No matter how caring they appear to be about the animals they are selling, they
are still contributing to the overpopulation crisis. At least 25 percent of dogs
entering shelters are full-bred dogs."
Another quote: " 'Don't breed or buy while animals in shelters die' is a bumper
sticker slogan worth taking to heart."
 

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Discussion Starter · #2 · (Edited)
Dallas BSL Fight pt. 2- written by John Yates

What's The Problem?

Proposed solutions such as the Dallas animal ordinance presume that there is a
problem to solve.

City officials have been quoted extensively as saying that Dallas has a severe
problem with "pet overpopulation." What does that mean?

"We have to do something," Acting Shelter Director Willie McDaniel said. He
described an epidemic of stray dogs running loose in low-income neighborhoods,
and also complaints by people who don't like their neighbors' dogs.

McDaniel then went on to bemoan the fact that Dallas' free spay and neuter
program isn't working, and that tougher laws are needed to force people to
sterilize their pets.

The answer, in the eyes of McDaniel, is to eliminate the private breeding of
dogs that are owned by the people who do not cause the problems. People who
breed dogs for show, hunting or competition are very selective, do not allow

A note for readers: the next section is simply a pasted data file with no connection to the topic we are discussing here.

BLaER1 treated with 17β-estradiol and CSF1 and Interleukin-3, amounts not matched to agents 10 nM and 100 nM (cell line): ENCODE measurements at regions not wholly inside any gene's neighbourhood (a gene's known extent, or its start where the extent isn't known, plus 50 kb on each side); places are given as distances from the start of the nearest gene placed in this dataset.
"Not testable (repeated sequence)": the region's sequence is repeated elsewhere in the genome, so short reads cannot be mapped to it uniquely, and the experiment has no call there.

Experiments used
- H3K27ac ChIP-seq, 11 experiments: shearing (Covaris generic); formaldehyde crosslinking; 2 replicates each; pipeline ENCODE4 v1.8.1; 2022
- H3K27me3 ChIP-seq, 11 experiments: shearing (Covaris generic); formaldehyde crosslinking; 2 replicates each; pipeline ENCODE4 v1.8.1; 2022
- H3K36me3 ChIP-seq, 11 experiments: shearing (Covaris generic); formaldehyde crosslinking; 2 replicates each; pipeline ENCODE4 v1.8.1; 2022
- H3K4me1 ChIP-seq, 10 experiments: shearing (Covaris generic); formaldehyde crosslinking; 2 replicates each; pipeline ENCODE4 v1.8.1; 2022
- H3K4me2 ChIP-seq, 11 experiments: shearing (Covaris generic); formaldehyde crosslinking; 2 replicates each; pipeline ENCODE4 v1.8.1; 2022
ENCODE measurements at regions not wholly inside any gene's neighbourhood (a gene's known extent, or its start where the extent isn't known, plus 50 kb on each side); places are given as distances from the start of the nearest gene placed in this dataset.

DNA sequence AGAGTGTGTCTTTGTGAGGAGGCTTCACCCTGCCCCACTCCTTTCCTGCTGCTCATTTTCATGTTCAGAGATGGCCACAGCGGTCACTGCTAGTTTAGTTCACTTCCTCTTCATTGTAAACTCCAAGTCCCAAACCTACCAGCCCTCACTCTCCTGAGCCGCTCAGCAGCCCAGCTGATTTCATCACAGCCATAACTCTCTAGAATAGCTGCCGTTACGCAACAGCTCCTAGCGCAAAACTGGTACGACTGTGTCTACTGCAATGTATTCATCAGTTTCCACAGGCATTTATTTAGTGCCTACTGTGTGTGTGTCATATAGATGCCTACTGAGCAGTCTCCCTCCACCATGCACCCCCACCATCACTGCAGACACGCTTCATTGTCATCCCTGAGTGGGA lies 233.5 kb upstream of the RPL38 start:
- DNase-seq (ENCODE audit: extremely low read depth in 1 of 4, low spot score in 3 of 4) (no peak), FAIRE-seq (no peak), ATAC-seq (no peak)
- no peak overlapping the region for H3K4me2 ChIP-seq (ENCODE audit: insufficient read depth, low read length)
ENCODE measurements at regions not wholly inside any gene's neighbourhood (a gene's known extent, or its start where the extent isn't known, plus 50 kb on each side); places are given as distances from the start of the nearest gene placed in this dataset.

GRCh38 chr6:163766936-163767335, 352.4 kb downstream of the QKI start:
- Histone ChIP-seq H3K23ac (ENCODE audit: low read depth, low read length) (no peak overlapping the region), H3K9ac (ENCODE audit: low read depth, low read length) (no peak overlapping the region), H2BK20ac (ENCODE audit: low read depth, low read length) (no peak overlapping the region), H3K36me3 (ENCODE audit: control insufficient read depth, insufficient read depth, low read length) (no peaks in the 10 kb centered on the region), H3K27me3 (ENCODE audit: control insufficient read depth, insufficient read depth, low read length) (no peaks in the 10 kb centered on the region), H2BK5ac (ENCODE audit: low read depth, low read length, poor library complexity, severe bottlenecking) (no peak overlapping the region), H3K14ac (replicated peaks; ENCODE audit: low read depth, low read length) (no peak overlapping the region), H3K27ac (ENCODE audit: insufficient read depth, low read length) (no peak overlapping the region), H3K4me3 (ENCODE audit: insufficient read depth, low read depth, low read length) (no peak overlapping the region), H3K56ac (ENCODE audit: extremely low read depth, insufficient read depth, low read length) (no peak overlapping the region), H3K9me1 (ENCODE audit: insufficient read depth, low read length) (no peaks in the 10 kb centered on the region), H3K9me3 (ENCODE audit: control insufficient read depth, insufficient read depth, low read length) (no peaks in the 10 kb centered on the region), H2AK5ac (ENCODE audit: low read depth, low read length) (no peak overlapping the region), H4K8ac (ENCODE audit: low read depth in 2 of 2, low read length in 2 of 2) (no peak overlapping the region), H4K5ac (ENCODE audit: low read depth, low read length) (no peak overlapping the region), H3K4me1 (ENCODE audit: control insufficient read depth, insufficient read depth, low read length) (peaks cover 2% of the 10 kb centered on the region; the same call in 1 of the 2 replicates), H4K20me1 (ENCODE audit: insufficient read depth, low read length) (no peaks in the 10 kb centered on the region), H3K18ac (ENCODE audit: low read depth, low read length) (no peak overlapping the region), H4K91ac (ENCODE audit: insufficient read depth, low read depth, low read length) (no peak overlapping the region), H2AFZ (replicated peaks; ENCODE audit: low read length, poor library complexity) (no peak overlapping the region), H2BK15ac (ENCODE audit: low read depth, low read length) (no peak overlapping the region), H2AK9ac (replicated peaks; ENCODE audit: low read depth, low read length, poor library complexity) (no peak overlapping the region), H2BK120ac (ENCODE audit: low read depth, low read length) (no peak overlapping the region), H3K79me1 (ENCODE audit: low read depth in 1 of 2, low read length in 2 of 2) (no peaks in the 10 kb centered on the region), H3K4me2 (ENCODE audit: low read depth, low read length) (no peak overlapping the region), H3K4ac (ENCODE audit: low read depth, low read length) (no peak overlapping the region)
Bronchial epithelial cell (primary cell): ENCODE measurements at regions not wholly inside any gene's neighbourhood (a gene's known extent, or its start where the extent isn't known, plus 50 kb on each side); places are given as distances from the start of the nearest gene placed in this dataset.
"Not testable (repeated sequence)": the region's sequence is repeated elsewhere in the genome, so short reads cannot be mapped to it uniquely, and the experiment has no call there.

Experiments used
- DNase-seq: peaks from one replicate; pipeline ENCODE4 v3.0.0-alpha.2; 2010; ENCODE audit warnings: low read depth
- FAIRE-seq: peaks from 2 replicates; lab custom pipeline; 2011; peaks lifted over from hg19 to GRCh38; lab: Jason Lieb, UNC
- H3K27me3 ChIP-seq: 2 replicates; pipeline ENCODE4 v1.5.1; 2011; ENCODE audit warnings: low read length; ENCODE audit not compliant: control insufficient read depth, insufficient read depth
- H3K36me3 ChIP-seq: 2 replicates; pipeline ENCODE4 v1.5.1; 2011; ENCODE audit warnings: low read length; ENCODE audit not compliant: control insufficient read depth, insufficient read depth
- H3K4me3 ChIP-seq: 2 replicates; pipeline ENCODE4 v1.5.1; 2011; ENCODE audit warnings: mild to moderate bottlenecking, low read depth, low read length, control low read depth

indiscriminate matings, and confine their dogs so that they cannot get bred
accidentally.

Several newspaper articles say that Dallas has very poor compliance with
required dog licensing rules, and Animal Control almost never prosecutes people
who violate a strict "leash law" by allowing their pets to run loose. It also is
reported that very little effort has been given to promote the free spay and
neuter clinics.

Thus, it would appear that City Council has done little to try to solve the
problem by means that are available now, are pressing for new laws when they
refuse to enforce the current ones, and are targeting the wrong people with the
new laws. In doing so, they have been led by the nose into embracing the animal
rights groups' agenda to take a giant leap toward eliminating responsible
breeding and private ownership of all animals.

Shelter statistics for Dallas are hard to find, as they are combined with Plano
and Fort Worth in data published by the state.

A Dallas Morning News Article from 2006 said 28,686 dogs and cats were impounded
in 2004. The article did not separate dogs from cats in the data. In 1994, 10
years earlier, 38,294 dogs and cats reportedly were impounded.

Those figures indicate that there has been a 25-percent improvement in the
situation during that 10-year-long period.